British engineering company Bodycote reported a 19 per cent rise in full-year profit on new contracts in its aerospace business.
The Macclesfield, Cheshire-based company, which heat-treats jet engine turbine blades and other aircraft and car parts, reported its strongest growth in commercial aerospace business in Europe due to increased demand for narrow-body aircraft.
Its equipment sales improved as Boeing and Airbus continued to increase production rates.
Bodycote, however, says it was likely to see moderate growth rates in aerospace this year.
"We are in a little bit of a lull," Bodycote chief executive Stephen Harris said.
Investec Securities analyst Michael Blogg said in a note to clients that he had been viewing 2013 and 2014 with caution and this is echoed by the company's experience in January.
Numis Securities analyst Scott Cagehin expects growth in Bodycote's aerospace and energy businesses to offset the effect of weaker economies and markets.
Bodycote, which also caters to mining, energy and construction companies, said it expected sales in the second half to be better than the first half.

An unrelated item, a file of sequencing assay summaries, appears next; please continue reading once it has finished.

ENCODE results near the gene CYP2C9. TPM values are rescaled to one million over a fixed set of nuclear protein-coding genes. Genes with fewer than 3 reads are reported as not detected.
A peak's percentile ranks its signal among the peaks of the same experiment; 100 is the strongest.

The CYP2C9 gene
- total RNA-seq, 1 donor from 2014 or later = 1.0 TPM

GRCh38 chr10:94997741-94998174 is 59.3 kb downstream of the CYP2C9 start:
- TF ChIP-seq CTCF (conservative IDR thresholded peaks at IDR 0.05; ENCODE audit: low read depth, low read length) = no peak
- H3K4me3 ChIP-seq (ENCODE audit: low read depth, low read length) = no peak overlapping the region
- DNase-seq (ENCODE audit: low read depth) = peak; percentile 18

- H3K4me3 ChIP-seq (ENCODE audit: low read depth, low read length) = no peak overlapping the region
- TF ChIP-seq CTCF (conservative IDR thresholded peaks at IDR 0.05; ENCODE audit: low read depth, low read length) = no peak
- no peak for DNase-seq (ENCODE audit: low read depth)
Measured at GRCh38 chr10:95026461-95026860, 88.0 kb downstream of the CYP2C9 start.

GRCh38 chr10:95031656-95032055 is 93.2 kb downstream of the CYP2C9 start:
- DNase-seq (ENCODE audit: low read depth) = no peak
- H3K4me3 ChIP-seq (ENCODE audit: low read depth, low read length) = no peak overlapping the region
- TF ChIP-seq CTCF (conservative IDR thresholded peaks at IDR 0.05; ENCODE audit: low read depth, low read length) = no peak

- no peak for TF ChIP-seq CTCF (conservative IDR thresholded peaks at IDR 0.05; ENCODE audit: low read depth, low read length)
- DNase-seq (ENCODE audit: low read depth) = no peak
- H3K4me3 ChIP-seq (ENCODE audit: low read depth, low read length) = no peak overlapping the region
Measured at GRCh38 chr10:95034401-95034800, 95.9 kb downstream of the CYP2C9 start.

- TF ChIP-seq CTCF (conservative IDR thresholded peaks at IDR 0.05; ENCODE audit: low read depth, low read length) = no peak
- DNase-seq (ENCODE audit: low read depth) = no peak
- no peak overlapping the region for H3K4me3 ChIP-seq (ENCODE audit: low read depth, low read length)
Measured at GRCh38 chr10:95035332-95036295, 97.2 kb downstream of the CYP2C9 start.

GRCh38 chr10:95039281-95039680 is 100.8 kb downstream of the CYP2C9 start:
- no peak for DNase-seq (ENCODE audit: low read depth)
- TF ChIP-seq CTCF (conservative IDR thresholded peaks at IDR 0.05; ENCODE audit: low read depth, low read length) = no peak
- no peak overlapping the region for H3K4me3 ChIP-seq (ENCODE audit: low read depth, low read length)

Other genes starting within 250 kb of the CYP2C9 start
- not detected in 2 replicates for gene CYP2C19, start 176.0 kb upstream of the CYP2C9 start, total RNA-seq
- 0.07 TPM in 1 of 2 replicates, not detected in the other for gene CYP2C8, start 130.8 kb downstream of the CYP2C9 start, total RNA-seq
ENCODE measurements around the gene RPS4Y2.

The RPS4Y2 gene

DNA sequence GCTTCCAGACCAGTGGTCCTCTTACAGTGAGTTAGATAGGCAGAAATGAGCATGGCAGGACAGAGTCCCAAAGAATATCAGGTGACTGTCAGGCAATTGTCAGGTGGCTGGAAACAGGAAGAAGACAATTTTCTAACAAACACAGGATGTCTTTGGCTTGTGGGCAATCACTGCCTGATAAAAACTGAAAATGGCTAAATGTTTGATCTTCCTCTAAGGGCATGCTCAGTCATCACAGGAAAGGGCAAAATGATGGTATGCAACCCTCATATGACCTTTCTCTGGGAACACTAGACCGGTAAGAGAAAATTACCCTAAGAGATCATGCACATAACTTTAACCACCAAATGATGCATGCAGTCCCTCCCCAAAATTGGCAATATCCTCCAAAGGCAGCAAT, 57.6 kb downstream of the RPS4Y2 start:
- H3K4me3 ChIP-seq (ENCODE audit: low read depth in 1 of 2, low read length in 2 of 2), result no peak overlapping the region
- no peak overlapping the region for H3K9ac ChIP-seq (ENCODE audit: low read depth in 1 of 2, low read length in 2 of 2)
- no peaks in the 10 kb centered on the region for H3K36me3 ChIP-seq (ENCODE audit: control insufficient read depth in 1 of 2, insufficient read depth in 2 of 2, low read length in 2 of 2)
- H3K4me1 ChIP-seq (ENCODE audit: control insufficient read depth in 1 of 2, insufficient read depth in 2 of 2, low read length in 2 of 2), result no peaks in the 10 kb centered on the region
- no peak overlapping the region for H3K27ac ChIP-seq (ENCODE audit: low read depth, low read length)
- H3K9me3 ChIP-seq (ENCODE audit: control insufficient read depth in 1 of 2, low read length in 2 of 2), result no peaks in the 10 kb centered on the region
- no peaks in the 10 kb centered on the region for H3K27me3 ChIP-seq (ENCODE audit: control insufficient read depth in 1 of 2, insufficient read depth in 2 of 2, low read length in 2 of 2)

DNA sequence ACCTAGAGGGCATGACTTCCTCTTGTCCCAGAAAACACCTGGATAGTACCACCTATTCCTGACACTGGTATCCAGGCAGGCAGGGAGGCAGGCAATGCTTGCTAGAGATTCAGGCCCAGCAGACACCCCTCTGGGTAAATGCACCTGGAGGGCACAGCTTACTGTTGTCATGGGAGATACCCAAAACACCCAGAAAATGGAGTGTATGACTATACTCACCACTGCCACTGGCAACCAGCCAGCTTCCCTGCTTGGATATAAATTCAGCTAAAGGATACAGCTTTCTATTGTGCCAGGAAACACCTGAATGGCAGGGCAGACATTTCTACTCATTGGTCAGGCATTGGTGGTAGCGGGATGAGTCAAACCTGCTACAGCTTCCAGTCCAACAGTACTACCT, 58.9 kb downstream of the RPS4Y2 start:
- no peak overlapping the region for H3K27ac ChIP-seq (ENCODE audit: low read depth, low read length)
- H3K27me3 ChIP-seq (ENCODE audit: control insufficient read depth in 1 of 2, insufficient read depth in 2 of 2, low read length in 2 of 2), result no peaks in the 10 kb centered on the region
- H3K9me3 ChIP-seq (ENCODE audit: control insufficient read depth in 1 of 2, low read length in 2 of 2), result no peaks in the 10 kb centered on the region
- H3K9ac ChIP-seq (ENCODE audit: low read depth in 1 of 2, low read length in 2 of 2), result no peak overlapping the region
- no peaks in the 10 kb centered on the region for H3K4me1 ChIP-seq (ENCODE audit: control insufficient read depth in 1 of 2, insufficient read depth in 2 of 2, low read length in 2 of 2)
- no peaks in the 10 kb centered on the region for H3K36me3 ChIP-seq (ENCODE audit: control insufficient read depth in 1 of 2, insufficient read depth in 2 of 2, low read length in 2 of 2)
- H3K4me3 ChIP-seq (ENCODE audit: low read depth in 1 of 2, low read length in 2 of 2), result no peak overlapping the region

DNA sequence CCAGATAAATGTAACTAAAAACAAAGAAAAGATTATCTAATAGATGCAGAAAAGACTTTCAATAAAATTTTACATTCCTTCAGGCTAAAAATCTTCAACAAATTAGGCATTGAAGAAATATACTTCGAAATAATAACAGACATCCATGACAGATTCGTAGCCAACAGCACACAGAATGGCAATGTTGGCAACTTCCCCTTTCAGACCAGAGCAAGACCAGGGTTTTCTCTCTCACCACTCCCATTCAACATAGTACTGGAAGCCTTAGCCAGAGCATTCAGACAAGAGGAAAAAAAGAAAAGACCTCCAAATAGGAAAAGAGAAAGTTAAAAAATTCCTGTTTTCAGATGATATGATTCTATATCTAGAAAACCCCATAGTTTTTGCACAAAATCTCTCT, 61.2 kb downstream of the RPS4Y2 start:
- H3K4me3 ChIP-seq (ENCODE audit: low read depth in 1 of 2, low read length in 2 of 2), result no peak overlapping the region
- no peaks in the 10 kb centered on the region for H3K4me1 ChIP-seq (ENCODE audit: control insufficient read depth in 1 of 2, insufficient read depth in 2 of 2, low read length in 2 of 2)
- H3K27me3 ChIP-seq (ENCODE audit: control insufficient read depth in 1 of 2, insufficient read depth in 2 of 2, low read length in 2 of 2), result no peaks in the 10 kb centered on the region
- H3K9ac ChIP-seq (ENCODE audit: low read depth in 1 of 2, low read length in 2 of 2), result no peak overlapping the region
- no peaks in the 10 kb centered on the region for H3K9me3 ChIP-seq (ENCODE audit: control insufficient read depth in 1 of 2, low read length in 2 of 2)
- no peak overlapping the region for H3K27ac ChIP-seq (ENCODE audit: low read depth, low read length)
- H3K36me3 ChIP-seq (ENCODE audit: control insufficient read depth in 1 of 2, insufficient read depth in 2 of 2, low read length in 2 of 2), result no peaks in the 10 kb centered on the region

Bodycote increased its final dividend by 14 per cent to 8.3 pence per share.
Bodycote said 2012 pretax profit rose to £89.8 million ($135.9 million) from £75.8 million a year earlier.
Revenue rose 3 per cent to £587.8 million.
Revenue in the aerospace, defence and energy businesses rose 12 per cent to £260.4 million.
Bodycote said demand fell in its automotive business in all geographies except North America.
"North American market will continue up at pace, it might take a bit longer in Europe," Harris said.
Demand for new cars has slumped in Europe as governments drive through austerity measures to reduce their debts.
Asian and U.S. markets, in contrast, have bounced back strongly from the global financial crisis.
Bodycote bought Curtiss-Wright's heat-treatment business for $52 million in April to expand in the U.S. aerospace industry.
It bought Carolina Commercial Heat Treating in October for $68 million.